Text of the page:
For some retailers, a pop-up store is key around the holiday shopping season or in hopes of opening up your brand to a new audience. But for J&P Cycles, which runs a pop-up store every year during the Sturgis Motorcycle Rally, it means a $1 million boost in sales.
J&P Cycles has had a presence at the annual Sturgis, ND motorcycle rally for several years. It all started when founder and owner, John Parham, began selling parts out of a van in the 1980’s according to Wayne Maiers, distribution director. Then roughly 15 years ago the motorcycle parts and accessory retailer purchased property in Sturgis.
While an auto parts store and dealership rent the property for most of the year, J&P Cycles take it over the first two weeks every August and transforms it into a showroom/store front chock full of anything a biker would need while on the road.
According to Maiers, the showroom consists of nearly 15,000 SKUs fulfilled by their own Anamosa, IA warehouse or through several vendors. The SKUs include motorcycle parts, tires, engine components and seats. “We basically will be selling everything you need to build a bike,” Maiers said.
Employees at the pop-up store, Maiers said, consists of roughly 15 to 20 Sturgis-area temps, along with already existing J&P Cycles employees who work the POS systems, retail floor, stockroom, and fulfillment operations.
J&P Cycles uses Manhattan Associates’ Manhattan SCALE product suite to support the distribution process at both the IA warehouse and inside the pop-up store. According to Manhattan Associates product management director Darryl Barr, Manhattan SCALE gives J&P Cycle real-time access to inventory in both locations. Barr said this helps make sure J&P Cycles has the right products, in the right place, at the right time.
“J&P Cycles is able to fulfill the need of the customer regardless of their location,” Barr said.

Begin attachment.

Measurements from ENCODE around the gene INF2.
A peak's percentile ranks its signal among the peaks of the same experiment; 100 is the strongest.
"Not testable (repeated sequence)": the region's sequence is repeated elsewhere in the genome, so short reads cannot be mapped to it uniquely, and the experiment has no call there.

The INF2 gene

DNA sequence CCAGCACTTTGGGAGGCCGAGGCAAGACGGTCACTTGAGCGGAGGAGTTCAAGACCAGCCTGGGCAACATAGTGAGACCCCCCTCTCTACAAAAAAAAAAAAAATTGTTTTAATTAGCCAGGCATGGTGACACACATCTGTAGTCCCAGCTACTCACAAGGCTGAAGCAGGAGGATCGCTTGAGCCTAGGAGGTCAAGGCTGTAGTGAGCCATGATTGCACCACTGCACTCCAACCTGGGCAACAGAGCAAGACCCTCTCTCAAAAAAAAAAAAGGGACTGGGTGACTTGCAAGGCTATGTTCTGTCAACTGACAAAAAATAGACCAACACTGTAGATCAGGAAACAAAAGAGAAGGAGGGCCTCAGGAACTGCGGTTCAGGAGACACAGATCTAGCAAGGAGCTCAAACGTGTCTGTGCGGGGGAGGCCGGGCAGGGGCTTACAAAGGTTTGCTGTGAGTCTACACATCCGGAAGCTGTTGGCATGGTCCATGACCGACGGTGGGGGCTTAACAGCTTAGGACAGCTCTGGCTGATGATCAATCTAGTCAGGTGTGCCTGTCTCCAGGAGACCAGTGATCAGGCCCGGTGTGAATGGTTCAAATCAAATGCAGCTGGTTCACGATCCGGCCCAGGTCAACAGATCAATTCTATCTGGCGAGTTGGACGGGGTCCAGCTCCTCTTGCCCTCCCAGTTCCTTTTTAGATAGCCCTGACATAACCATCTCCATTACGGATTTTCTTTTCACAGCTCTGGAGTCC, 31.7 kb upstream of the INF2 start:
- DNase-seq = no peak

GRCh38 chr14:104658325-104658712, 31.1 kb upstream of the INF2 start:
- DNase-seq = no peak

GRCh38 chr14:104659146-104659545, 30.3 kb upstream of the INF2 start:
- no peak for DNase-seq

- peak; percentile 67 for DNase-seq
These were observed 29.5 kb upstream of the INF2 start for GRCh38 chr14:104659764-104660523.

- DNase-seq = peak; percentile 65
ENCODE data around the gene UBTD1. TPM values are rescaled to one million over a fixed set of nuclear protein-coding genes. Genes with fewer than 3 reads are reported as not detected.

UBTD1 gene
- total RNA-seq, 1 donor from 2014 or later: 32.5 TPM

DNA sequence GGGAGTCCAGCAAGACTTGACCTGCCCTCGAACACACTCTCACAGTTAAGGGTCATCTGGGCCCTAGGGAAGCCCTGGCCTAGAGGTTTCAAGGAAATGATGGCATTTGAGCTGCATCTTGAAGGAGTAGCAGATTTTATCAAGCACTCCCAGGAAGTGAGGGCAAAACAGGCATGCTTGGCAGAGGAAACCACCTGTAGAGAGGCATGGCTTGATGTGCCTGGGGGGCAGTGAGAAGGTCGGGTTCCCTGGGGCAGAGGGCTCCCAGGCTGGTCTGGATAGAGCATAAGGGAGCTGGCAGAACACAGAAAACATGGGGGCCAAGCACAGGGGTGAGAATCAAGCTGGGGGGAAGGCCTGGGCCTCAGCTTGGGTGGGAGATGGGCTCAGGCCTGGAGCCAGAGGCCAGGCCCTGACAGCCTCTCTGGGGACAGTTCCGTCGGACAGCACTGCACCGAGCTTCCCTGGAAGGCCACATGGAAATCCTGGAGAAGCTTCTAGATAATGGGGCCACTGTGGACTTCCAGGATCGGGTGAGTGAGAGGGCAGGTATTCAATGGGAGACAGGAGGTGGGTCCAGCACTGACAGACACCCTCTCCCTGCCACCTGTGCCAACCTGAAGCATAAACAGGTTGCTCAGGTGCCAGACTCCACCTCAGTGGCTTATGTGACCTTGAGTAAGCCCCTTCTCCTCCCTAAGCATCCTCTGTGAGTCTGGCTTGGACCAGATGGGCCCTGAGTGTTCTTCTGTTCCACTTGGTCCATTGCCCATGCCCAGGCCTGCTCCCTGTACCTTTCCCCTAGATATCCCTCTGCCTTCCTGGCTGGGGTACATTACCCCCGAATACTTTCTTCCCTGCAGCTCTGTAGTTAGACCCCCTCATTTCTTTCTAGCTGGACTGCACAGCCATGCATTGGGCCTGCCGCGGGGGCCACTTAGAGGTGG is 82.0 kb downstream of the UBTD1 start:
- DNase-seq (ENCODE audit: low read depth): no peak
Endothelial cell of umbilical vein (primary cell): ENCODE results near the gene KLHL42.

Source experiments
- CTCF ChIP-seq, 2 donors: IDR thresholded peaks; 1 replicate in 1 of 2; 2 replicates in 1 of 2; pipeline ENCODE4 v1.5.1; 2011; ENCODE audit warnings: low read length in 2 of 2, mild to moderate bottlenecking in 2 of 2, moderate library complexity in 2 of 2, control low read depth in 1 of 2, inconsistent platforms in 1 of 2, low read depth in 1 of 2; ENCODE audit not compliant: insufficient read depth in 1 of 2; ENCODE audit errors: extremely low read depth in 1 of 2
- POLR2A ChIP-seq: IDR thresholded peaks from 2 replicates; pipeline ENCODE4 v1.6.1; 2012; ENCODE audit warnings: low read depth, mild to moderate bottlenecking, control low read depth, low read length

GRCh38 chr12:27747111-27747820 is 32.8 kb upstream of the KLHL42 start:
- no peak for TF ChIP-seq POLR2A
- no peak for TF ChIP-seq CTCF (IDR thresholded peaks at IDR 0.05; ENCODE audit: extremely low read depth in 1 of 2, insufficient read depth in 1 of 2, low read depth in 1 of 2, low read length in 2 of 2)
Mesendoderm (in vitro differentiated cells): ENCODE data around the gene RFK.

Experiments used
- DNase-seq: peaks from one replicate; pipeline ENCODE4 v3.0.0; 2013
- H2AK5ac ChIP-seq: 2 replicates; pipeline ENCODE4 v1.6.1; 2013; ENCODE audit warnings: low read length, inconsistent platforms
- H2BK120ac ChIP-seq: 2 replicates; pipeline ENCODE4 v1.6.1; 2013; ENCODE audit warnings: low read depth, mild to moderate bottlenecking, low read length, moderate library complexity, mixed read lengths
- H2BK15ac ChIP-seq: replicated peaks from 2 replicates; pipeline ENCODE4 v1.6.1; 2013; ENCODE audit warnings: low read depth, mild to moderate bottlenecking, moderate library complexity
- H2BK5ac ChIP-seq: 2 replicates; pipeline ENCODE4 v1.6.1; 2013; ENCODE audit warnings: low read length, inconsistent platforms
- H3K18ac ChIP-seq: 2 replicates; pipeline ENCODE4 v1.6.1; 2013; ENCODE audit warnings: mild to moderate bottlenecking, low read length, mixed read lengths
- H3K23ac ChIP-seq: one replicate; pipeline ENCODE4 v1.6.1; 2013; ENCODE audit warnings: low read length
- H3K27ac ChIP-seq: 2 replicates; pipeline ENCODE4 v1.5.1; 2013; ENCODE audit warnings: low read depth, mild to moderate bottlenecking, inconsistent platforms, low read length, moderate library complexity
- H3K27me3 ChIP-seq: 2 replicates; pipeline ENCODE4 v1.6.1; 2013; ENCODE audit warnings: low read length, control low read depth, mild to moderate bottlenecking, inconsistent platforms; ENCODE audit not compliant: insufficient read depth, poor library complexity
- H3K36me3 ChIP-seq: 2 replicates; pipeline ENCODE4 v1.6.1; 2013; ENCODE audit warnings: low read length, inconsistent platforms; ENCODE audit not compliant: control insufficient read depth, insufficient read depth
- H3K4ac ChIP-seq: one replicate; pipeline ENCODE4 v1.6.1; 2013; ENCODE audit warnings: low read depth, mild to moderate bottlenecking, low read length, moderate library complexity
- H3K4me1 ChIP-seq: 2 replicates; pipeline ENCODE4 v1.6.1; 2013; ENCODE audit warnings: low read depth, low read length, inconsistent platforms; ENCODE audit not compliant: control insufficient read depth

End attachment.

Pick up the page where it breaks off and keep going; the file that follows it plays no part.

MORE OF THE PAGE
If a product is not available at the rally, Maiers said, the customer has the option of taking the product with them or having it shipped at no additional cost. If a product that is not offered at the pop-up store, J&P Cycles will ship it from its warehouse at no extra cost.
Planning for what inventory that will stock the shelves at the pop-up, Maiers said, is generally decided on what is popular on its website and catalog and based on what was sold at previous Sturgis rallies. The retailer, he said, supplies the pop-up with approximately $1 million in inventory, which is delivered in three to four semi trucks.
J&P cycles promote the rally, Maiers said, through ads on the website, flyers throughout the location sites, and in emails to their customers.
Maiers said by having pop-up store at the rally has not only boosted customer engagement but also sales. While they average about $1 to $1.3 million is sales in just two weeks, Maiers said the increased visibility could also be playing a part in its overall boost in web sales. According to Maiers, 38% of J&P Cycles came from the web in 2012, and in 2013 50% of its sales came from the website.